A story on urban friendships - bdsthanhhoavn.com

A story on urban friendships

Review: Some films transgress the emotions of the characters in it to the audience’s minds and this Vineeth Kumar-directorial is a testimony to it. The movie about modern friendship actually makes it relatable to most of the viewers of all ages with fabulous craft, convincing script and good making.

Vinod, Shyam, Arjun, Sajith and Jannath are friends residing in Bengaluru. They live, eat and party together and share a beautiful bond. At times, they pull brutal pranks on their besties like that of making one wear a funny superhero costume on their birthday night and taking him to the pub. Will these pranks become serious or will it remain laugh it out loud?

Vineeth who made his debut as a director in 2015 through Ayal Najanalla has done an impeccable second attempt. Sharfu, Suhas and Arjun Lal has penned a soothing friendship story filled with nostalgia, idiosyncrasies, laughter, fear, anxiety, tears and camaraderie. Cinematographer Shyju Khalid has made it compelling through visuals which paint emotions even through moving camera angles. Deepu Joseph’s editing, Justin Varghese’s music, MR Rajakrishnan’s audiography, Mehar Hamsa’s costume design and Vikky and Kishan’s sound mixing add flavour to it. The sequential tone offered for the visuals by colourist Liju Prabhakar, plays an interesting role in the movie. The colour grading varies as per locations from Bengaluru to Mumbai and according to the mood of the movie.

Tovino Thomas showcases an impressive performance playing Vinod who could be part of one’s life as a friend who touches their souls and become an unforgettable human. The script offers equal space for every friend in the film and Arjun Radhakrishnan, Darshana Rajendran, Arjun Lal and Basil Joseph made the characters persuasive. Aye Auto fame Rekha who appears on Malayalam cinema after a while has rendered her role with ease.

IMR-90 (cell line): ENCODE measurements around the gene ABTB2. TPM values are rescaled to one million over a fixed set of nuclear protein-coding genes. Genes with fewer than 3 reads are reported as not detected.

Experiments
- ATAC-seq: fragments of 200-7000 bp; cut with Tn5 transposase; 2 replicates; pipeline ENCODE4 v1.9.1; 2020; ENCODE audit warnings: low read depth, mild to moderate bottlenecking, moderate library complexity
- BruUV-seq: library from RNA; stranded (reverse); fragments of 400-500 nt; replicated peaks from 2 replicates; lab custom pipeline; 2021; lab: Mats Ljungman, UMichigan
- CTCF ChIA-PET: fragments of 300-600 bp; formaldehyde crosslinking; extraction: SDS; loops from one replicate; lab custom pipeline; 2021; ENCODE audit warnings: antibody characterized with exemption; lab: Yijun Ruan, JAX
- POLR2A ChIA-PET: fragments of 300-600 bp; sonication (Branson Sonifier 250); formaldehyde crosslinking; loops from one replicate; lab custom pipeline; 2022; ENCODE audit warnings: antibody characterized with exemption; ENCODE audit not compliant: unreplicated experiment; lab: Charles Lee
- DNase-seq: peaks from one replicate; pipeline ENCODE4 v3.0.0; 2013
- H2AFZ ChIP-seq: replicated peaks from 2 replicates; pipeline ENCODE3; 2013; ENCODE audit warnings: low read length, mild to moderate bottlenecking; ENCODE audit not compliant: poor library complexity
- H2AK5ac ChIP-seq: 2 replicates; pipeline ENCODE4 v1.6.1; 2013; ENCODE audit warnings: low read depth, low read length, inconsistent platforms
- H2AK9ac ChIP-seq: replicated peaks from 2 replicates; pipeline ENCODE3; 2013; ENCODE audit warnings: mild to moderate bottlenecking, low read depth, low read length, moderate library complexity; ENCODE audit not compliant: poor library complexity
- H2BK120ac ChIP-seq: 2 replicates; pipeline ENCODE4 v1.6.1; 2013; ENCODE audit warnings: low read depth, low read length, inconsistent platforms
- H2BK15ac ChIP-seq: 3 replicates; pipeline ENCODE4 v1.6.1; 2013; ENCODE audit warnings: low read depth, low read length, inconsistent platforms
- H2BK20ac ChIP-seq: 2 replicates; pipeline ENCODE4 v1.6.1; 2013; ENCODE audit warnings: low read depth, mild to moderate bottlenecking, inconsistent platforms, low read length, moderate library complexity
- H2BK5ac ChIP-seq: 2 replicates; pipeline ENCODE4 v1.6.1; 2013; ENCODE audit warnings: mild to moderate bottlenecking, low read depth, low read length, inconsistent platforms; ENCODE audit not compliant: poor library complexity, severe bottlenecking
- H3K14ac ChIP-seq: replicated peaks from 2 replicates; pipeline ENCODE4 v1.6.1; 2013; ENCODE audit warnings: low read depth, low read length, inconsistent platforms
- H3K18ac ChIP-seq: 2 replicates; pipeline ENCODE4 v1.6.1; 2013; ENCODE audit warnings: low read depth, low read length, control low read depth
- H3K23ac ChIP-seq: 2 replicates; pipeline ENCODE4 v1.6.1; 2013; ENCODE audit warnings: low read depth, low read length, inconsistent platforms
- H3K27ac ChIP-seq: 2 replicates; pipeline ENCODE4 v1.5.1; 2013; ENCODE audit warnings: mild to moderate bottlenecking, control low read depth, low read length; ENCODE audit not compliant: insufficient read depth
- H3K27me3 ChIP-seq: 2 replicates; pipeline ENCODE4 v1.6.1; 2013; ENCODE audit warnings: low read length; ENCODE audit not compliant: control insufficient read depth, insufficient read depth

There are films that have a concrete ending and also ones that have the potential to explore more and live on even after it is officially ended. Films such as Inception, Shutter Island, Raincoat, Udta Punjab and Piku are known for their open-ended plots. It’s natural for the audience who live in a spoonfed world to feel annoyed and offer mixed responses to Dear Friend. However, the film that is beautifully built on the intricacies of the myriad emotions that friendships would bring to one’s life, is definitely a contemporary, urban world. There would be a Vinod in everyone’s life and there would be urban loneliness even among the deepest friendships.

Dear Friend is for those who cherish intimate friendships as an important part of the fabric of their life. Letting go, giving space and accepting individuals the way they are are also part of bonding.
– Anjana George

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